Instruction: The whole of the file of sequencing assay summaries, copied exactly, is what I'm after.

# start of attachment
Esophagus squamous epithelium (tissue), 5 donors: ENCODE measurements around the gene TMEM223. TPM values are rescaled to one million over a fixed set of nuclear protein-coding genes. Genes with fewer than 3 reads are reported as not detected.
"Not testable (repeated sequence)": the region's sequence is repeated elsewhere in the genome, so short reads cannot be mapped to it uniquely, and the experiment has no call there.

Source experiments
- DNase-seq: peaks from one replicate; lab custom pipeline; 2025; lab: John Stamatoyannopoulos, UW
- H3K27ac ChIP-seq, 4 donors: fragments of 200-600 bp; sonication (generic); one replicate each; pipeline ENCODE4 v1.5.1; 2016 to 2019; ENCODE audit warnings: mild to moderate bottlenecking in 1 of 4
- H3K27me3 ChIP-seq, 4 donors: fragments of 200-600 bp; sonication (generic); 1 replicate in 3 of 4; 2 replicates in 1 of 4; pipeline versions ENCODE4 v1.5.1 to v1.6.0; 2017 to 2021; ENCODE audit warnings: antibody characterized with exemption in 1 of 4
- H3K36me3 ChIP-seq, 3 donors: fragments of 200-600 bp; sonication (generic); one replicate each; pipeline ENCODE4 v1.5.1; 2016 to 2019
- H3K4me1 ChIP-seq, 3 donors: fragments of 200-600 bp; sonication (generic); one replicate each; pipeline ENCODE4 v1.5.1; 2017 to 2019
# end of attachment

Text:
Esophagus squamous epithelium (tissue), 5 donors: ENCODE measurements around the gene TMEM223. TPM values are rescaled to one million over a fixed set of nuclear protein-coding genes. Genes with fewer than 3 reads are reported as not detected.
"Not testable (repeated sequence)": the region's sequence is repeated elsewhere in the genome, so short reads cannot be mapped to it uniquely, and the experiment has no call there.

Source experiments
- DNase-seq: peaks from one replicate; lab custom pipeline; 2025; lab: John Stamatoyannopoulos, UW
- H3K27ac ChIP-seq, 4 donors: fragments of 200-600 bp; sonication (generic); one replicate each; pipeline ENCODE4 v1.5.1; 2016 to 2019; ENCODE audit warnings: mild to moderate bottlenecking in 1 of 4
- H3K27me3 ChIP-seq, 4 donors: fragments of 200-600 bp; sonication (generic); 1 replicate in 3 of 4; 2 replicates in 1 of 4; pipeline versions ENCODE4 v1.5.1 to v1.6.0; 2017 to 2021; ENCODE audit warnings: antibody characterized with exemption in 1 of 4
- H3K36me3 ChIP-seq, 3 donors: fragments of 200-600 bp; sonication (generic); one replicate each; pipeline ENCODE4 v1.5.1; 2016 to 2019
- H3K4me1 ChIP-seq, 3 donors: fragments of 200-600 bp; sonication (generic); one replicate each; pipeline ENCODE4 v1.5.1; 2017 to 2019